The gleefully wicked, and often hilarious, anti-historical drama follows Catherine’s riotous assent to power but does The Great play hard and fast with the facts or did the outrageous events actually happen? FilmInk reveals all.
Did Catherine the Great lead a successful coup against her husband?
She did. After only six months on the throne, Peter discovered his wife’s cunning plan forcing her to play her hand early. Peter was arrested by the military and abdicated. Not long after he mysteriously died. Like many events in the show, it’s the timeline that differs.
Did Catherine have sex with a horse?
In the show, Catherine was the target of malicious gossip that she had sex with a horse. In reality, she was the victim of the rumour but not until her death when she died of a stroke at the stately age of 67. No one knows who started the rumour, but fingers point to her son who succeeded her on the throne.
Did she inject herself with small pox?
In a defiant moment of girl power, Catherine The Great injected herself, and her son, with smallpox, pioneering an inoculation program across Russia. By showing what was good enough for her subjects was good enough for royalty, she saved her nation.
Who was Prince Ivan?
Ivan was only two months old when he was proclaimed emperor. Scarcely a year later, Elizabeth, his first cousin twice removed, seized the throne in a coup. Ivan was imprisoned and thrown into solitary confinement for 20 years. In the show, Ivan is released at a far younger age but is murdered by Elizabeth.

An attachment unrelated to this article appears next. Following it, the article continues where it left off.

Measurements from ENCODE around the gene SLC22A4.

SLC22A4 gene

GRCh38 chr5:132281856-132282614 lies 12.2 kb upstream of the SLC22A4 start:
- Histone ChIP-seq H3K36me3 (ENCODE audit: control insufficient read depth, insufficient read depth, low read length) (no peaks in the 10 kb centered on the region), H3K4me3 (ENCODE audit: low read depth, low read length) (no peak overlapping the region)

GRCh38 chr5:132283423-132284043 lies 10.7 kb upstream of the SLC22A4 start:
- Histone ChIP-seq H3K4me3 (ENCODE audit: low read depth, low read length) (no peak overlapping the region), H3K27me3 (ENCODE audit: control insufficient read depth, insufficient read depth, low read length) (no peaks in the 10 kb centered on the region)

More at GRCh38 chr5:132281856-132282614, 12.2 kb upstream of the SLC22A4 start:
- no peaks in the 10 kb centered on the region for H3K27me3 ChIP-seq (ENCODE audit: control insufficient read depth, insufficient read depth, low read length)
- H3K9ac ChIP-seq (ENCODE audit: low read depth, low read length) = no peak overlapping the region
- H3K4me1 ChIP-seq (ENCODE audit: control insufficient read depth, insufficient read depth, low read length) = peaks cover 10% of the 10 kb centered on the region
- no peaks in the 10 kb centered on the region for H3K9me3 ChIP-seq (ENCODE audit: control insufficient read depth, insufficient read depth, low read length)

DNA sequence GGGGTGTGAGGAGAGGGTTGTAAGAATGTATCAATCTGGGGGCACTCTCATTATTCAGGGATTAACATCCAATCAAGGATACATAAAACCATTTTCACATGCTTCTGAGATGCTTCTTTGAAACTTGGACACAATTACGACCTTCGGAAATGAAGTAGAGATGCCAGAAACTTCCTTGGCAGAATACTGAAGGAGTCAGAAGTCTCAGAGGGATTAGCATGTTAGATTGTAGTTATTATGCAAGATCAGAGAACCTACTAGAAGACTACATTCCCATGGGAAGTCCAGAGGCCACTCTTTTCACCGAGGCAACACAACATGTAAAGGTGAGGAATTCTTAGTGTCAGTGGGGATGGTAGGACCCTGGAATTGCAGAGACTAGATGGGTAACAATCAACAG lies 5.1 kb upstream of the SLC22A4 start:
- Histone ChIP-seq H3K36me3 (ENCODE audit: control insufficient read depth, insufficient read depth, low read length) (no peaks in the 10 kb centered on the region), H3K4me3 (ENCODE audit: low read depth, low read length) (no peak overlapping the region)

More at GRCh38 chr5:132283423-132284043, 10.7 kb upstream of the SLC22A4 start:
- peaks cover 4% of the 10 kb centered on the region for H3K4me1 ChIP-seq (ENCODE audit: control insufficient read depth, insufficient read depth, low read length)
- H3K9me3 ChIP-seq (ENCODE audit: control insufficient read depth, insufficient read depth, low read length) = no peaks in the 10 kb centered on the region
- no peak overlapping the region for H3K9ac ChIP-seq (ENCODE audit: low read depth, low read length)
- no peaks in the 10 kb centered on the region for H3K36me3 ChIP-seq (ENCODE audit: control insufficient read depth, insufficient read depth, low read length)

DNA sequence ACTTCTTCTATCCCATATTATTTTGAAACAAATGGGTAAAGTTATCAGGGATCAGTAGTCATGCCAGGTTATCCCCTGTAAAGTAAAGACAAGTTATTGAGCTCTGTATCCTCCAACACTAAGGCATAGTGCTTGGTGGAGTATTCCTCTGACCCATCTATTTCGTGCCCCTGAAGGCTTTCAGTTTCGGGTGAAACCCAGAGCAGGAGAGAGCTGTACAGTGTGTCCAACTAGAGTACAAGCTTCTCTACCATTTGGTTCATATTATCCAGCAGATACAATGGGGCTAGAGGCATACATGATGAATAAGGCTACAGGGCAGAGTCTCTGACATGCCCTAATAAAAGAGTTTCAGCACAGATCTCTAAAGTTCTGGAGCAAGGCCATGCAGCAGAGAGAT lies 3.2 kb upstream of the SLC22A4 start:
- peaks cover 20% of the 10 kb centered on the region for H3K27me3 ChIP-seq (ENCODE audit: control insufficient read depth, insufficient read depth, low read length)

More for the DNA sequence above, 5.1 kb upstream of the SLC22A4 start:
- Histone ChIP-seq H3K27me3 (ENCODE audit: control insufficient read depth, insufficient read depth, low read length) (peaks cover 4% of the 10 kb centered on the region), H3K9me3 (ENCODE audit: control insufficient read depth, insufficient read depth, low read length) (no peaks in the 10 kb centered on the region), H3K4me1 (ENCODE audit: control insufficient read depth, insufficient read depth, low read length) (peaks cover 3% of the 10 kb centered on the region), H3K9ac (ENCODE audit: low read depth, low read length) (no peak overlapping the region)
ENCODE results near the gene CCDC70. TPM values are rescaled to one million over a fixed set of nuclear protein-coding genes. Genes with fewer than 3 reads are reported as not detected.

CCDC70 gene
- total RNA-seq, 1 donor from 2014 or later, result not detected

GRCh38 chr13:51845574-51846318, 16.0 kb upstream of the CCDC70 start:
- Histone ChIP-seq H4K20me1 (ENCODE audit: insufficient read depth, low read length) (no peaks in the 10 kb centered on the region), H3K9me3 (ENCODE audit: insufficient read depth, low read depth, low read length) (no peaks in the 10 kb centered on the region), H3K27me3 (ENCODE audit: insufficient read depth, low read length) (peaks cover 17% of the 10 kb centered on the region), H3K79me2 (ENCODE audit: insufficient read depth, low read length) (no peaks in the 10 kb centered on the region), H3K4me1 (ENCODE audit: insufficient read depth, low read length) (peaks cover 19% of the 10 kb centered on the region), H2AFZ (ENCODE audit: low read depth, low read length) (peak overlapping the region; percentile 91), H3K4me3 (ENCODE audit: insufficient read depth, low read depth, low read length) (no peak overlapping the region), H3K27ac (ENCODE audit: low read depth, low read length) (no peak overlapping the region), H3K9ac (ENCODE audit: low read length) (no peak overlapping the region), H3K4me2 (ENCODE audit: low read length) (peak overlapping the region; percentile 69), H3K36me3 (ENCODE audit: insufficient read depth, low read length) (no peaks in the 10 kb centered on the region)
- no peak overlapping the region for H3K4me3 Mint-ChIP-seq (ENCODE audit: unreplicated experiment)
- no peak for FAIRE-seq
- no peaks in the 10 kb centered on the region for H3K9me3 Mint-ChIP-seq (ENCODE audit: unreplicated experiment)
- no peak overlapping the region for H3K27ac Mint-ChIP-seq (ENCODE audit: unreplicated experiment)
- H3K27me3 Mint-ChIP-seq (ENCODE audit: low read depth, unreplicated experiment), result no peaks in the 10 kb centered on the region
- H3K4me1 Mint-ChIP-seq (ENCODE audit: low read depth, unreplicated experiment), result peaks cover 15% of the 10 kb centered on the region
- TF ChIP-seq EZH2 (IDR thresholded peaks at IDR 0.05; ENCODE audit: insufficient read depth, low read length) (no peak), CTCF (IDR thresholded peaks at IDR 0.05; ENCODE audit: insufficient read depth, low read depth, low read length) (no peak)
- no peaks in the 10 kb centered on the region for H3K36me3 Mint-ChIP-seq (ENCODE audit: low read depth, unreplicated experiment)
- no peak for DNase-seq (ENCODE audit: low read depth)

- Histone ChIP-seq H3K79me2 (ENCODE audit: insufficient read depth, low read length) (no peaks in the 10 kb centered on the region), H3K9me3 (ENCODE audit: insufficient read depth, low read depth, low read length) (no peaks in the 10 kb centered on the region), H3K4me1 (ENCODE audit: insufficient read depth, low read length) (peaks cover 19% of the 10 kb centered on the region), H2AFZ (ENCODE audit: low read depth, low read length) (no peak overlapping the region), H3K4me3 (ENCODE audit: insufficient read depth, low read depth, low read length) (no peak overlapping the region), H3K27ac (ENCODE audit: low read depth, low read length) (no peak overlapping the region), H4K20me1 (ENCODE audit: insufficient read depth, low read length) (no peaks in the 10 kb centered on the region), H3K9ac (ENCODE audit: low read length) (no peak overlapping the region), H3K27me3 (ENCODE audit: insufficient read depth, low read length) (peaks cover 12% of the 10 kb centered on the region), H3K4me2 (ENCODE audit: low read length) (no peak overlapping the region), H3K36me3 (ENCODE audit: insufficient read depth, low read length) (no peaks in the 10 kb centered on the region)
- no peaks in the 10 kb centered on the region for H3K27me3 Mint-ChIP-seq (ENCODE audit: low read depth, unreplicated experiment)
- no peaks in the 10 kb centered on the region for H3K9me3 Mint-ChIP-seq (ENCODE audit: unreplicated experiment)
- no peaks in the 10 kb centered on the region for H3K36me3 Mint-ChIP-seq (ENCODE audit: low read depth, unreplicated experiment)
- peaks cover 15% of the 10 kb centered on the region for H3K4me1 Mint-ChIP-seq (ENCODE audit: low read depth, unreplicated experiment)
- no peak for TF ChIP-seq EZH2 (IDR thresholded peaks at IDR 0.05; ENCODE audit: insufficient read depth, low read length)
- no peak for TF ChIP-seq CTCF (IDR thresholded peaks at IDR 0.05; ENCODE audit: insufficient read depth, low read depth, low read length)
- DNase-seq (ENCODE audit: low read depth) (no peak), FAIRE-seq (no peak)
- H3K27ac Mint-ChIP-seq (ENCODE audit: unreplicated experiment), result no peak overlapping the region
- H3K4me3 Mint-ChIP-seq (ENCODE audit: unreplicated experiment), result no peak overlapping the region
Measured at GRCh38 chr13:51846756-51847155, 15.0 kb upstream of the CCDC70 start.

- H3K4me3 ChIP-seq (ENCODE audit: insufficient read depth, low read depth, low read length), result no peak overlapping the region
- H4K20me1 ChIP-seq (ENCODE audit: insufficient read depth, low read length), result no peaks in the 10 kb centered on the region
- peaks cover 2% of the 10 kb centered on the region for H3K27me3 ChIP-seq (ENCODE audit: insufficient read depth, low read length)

Did the Emperor keep the mummified corpse of his dead mother?
While Peter, no doubt, had mummy issues as she died not long after he was born, he did not keep his beloved mum’s corpse on display. And therefore, Garry Ilyich Brezhnev (Dan Wyllie) did not indulge in a public display of necrophilia-affection.
Did Catherine have a pet bear?
In the show Peter gives his new soon-to-be-bride a gift. No surprises there. Except the gift is a bear! He then shoots Catherine’s bear at a party in a brutal power move to show her who is the boss of the tortured union. So, it is unlikely as bears were outlawed as pets in St Petersburg in the 1740s.
Did the Emperor ban beards in his court?
The beard ban was real! In 1698, Emperor Peter III brought in a beard tax to bring Russian whiskers in line with Western Europe. To enforce the ban on beards, the Tsar gave special powers to the police enabling them to forcibly shave any hairy abusers who defiantly refused to pay the tax.
The Great: Season 1 is released on Digital and DVD on February 24